Text: John 1:19-28
It wasn’t just a simple fact-finding mission when the Jews from Jerusalem sent priests and Levites to John. By then, he had, for a little while, been baptizing with water for repentance and forgiveness of sins and preaching about the coming of the Messiah. Many people heard John’s preaching and believed. St. Matthew recorded that, “Jerusalem and all Judea and all the region about the Jordan were going out to him, and, they were baptized by John in the river Jordan, confessing their sins.” A lot of people were listening to John, and that made the powers-that-be in Jerusalem, namely, the high priest, nervous. So, a learned delegation of priests and Levites were sent to figure out what’s up with John.
This wasn’t just a simple fact-finding mission. It was a “get on board or get out” sort of situation. The delegation from Jerusalem wanted John to one of two things: either a) claim to be the Messiah (and, thus, make them the ones who found him); or, b) fall in line – as in, stop baptizing. John was faced with both flattery and threats, which were aimed at making him deny Christ. But, by God’s grace, St. John reports, “[John] confessed, and did not deny.” As with the Baptist, we, too are called to confess our faith in Christ. Though we often fail, by Christ’s faithfulness we are forgiven.
We heard a few weeks back at our first midweek service about the announcement of John the Baptist’s birth. In Malachi chapter 4, the last chapter of the Old Testament, God promised that He would send Elijah ahead of the Christ, to prepare His way by turning the hearts of fathers to their children and the disobedient to wisdom. While the priest Zechariah was ministering in the temple, Gabriel appeared to him and told him that his wife would bear a son, whose name was to be John, and who would be filled with the Holy Spirit. Their son would go before the Lord in the spirit and power of Elijah. He would, “make ready for the Lord a people prepared.” John did do this, by preaching the Law and Gospel, and by baptizing with water.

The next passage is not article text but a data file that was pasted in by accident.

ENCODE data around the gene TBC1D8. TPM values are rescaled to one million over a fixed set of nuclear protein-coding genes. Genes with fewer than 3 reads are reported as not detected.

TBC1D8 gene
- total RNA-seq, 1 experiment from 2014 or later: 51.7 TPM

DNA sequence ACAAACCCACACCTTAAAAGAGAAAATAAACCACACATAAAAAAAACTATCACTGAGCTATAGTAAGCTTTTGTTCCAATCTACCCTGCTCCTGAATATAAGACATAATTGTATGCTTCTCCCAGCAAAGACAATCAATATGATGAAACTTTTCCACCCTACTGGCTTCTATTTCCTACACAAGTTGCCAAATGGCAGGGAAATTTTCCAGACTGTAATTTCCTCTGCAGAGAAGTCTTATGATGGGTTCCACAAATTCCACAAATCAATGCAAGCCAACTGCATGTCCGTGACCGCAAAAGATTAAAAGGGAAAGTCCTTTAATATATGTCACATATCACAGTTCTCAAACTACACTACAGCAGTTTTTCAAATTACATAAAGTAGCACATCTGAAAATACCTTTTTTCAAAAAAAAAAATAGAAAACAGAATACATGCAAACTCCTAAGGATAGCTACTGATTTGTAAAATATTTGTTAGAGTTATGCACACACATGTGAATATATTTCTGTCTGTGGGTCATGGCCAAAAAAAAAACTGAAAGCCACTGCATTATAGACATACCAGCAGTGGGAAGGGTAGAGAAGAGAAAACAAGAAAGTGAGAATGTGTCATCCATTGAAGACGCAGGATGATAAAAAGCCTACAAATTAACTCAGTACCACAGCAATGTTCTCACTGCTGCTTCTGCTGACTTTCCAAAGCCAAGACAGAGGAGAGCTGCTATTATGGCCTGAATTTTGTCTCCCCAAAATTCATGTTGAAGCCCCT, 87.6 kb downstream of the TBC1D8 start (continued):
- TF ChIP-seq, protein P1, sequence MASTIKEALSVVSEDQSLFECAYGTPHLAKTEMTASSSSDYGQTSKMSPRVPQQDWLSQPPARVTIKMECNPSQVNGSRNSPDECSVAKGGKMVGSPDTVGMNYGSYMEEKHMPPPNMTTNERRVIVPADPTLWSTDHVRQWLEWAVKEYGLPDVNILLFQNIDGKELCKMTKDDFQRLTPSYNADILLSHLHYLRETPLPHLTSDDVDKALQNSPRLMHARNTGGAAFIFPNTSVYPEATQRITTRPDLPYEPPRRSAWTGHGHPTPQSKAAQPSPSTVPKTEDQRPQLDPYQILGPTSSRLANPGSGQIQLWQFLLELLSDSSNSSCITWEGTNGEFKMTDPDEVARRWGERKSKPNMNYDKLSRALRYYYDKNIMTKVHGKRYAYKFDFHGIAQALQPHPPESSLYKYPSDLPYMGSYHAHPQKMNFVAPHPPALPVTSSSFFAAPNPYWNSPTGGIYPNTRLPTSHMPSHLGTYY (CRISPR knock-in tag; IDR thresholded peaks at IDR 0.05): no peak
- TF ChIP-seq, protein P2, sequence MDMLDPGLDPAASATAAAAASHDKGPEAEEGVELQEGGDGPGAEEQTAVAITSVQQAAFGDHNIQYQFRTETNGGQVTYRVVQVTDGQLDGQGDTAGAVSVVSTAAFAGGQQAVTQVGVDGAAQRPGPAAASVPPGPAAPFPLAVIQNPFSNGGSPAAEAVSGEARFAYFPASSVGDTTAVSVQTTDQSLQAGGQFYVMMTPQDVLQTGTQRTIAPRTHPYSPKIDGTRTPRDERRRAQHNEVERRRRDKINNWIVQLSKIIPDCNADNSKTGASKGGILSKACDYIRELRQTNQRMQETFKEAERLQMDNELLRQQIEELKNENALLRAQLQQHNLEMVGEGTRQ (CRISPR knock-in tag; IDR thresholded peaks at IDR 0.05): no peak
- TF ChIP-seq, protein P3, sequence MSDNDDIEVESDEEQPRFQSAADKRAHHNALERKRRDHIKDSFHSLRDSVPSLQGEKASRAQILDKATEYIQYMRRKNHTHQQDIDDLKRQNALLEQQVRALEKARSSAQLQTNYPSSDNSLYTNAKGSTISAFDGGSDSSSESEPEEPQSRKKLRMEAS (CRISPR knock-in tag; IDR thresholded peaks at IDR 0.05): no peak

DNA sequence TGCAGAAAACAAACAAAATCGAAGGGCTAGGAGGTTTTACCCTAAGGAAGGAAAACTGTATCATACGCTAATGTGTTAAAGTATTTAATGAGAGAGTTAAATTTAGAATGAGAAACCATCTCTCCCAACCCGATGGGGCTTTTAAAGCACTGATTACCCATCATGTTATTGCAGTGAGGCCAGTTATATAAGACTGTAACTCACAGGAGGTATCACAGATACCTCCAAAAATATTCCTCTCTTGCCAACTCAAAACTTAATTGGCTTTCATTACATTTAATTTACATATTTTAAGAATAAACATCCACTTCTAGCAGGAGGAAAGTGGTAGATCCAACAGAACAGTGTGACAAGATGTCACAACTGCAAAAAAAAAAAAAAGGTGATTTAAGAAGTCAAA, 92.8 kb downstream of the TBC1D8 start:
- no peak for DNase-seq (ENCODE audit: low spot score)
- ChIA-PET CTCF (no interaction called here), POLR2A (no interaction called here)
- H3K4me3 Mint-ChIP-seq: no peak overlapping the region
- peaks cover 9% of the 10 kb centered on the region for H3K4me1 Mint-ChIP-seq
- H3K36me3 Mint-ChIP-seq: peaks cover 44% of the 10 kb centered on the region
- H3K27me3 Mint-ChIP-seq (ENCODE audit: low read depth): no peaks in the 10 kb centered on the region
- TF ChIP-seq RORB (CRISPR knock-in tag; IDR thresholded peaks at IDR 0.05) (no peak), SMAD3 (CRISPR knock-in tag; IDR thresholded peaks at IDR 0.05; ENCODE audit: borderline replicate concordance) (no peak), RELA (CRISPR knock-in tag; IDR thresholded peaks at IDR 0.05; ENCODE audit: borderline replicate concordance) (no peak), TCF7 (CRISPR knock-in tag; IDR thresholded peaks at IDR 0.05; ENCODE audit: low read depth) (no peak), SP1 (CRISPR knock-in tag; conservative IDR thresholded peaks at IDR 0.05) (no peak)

The secular historian Josephus tells us that the Baptist amassed a large following. Many people were hearing his words and being baptized in expectation of the Messiah. This large number made the chief priest nervous. So, he sent a delegation of trained men to shut John down. First, they tried by flattery. St. Luke tells us that everyone there was wondering if John was, indeed, the Messiah himself. The delegation from Jerusalem asked him, “Who are you?” John confessed, and did not deny; “I am not the Christ,” he said. That’s a shame. Had he claimed to be the Christ, the delegation would have gladly accepted him – what, with his large following, and they now becoming the ones who found the Messiah. They went on to offer John lesser titles, the position of Elijah and prophet. He simply says, “I am the voice of one crying out in the wilderness, ‘Make straight the way of the Lord,’ as the prophet Isaiah said.”
The delegation first tried to stop John by flattering him. If he claimed to be the Messiah, they would’ve taken it. But, if he claimed to be the Messiah, that would be denying Jesus. When flattery didn’t work, the gloves came off. They asked him, “Then why are you baptizing, if you are neither the Christ, nor Elijah, nor the Prophet?” They mean, if John isn’t the Christ, or Elijah, or a prophet – then he better fall in line. Baptism and preaching belongs to the priests and Levites, not John. But, he would not be deterred. John confessed, “I baptize with water, but among you stands one you do not know, even He who comes after me, the strap of whose sandal I am not worthy to untie.” John himself later explained why God sent him to baptize in the first place. He said, “for this purpose I came baptizing with water, that he might be revealed to Israel.”